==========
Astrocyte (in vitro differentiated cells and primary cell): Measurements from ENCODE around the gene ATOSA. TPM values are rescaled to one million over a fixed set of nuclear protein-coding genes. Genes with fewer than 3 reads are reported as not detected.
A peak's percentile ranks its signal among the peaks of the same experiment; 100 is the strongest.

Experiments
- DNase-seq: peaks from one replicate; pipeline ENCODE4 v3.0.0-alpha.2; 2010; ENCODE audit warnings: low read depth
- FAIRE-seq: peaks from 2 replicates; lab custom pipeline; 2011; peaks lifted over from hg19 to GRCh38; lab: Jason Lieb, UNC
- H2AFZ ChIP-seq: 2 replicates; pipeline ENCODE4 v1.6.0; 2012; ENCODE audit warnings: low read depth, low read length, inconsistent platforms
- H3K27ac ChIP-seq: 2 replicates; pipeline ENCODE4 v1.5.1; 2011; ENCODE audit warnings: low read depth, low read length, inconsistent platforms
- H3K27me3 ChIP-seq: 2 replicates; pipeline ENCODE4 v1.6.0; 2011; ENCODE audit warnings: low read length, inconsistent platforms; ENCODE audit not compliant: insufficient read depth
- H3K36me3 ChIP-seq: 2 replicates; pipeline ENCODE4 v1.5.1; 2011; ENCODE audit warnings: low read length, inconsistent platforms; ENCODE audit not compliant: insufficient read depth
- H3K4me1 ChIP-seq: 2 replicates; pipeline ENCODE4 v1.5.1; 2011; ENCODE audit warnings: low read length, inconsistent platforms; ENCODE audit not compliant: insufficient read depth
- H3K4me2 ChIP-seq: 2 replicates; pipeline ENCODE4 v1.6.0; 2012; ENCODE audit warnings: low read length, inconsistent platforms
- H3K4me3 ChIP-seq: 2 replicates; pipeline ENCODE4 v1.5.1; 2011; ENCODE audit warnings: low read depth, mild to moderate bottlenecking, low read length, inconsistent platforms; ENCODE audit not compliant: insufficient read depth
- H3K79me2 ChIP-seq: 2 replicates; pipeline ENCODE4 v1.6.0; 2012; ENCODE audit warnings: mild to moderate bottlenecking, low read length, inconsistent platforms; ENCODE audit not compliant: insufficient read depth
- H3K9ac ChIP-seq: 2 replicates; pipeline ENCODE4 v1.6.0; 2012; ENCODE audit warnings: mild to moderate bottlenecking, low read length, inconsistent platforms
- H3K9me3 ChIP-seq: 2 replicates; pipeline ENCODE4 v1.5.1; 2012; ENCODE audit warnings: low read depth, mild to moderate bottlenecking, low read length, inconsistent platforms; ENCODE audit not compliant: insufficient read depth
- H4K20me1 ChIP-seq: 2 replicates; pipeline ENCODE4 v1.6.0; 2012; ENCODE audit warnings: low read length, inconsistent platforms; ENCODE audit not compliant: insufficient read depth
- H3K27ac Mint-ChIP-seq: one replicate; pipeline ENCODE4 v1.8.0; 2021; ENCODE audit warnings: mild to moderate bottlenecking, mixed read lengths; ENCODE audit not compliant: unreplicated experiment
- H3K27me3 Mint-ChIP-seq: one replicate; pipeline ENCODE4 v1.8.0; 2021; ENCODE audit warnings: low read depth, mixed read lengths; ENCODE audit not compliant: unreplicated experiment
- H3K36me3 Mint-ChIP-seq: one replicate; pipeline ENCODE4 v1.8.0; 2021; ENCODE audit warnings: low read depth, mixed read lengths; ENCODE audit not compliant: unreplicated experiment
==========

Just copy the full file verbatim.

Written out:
Astrocyte (in vitro differentiated cells and primary cell): Measurements from ENCODE around the gene ATOSA. TPM values are rescaled to one million over a fixed set of nuclear protein-coding genes. Genes with fewer than 3 reads are reported as not detected.
A peak's percentile ranks its signal among the peaks of the same experiment; 100 is the strongest.

Experiments
- DNase-seq: peaks from one replicate; pipeline ENCODE4 v3.0.0-alpha.2; 2010; ENCODE audit warnings: low read depth
- FAIRE-seq: peaks from 2 replicates; lab custom pipeline; 2011; peaks lifted over from hg19 to GRCh38; lab: Jason Lieb, UNC
- H2AFZ ChIP-seq: 2 replicates; pipeline ENCODE4 v1.6.0; 2012; ENCODE audit warnings: low read depth, low read length, inconsistent platforms
- H3K27ac ChIP-seq: 2 replicates; pipeline ENCODE4 v1.5.1; 2011; ENCODE audit warnings: low read depth, low read length, inconsistent platforms
- H3K27me3 ChIP-seq: 2 replicates; pipeline ENCODE4 v1.6.0; 2011; ENCODE audit warnings: low read length, inconsistent platforms; ENCODE audit not compliant: insufficient read depth
- H3K36me3 ChIP-seq: 2 replicates; pipeline ENCODE4 v1.5.1; 2011; ENCODE audit warnings: low read length, inconsistent platforms; ENCODE audit not compliant: insufficient read depth
- H3K4me1 ChIP-seq: 2 replicates; pipeline ENCODE4 v1.5.1; 2011; ENCODE audit warnings: low read length, inconsistent platforms; ENCODE audit not compliant: insufficient read depth
- H3K4me2 ChIP-seq: 2 replicates; pipeline ENCODE4 v1.6.0; 2012; ENCODE audit warnings: low read length, inconsistent platforms
- H3K4me3 ChIP-seq: 2 replicates; pipeline ENCODE4 v1.5.1; 2011; ENCODE audit warnings: low read depth, mild to moderate bottlenecking, low read length, inconsistent platforms; ENCODE audit not compliant: insufficient read depth
- H3K79me2 ChIP-seq: 2 replicates; pipeline ENCODE4 v1.6.0; 2012; ENCODE audit warnings: mild to moderate bottlenecking, low read length, inconsistent platforms; ENCODE audit not compliant: insufficient read depth
- H3K9ac ChIP-seq: 2 replicates; pipeline ENCODE4 v1.6.0; 2012; ENCODE audit warnings: mild to moderate bottlenecking, low read length, inconsistent platforms
- H3K9me3 ChIP-seq: 2 replicates; pipeline ENCODE4 v1.5.1; 2012; ENCODE audit warnings: low read depth, mild to moderate bottlenecking, low read length, inconsistent platforms; ENCODE audit not compliant: insufficient read depth
- H4K20me1 ChIP-seq: 2 replicates; pipeline ENCODE4 v1.6.0; 2012; ENCODE audit warnings: low read length, inconsistent platforms; ENCODE audit not compliant: insufficient read depth
- H3K27ac Mint-ChIP-seq: one replicate; pipeline ENCODE4 v1.8.0; 2021; ENCODE audit warnings: mild to moderate bottlenecking, mixed read lengths; ENCODE audit not compliant: unreplicated experiment
- H3K27me3 Mint-ChIP-seq: one replicate; pipeline ENCODE4 v1.8.0; 2021; ENCODE audit warnings: low read depth, mixed read lengths; ENCODE audit not compliant: unreplicated experiment
- H3K36me3 Mint-ChIP-seq: one replicate; pipeline ENCODE4 v1.8.0; 2021; ENCODE audit warnings: low read depth, mixed read lengths; ENCODE audit not compliant: unreplicated experiment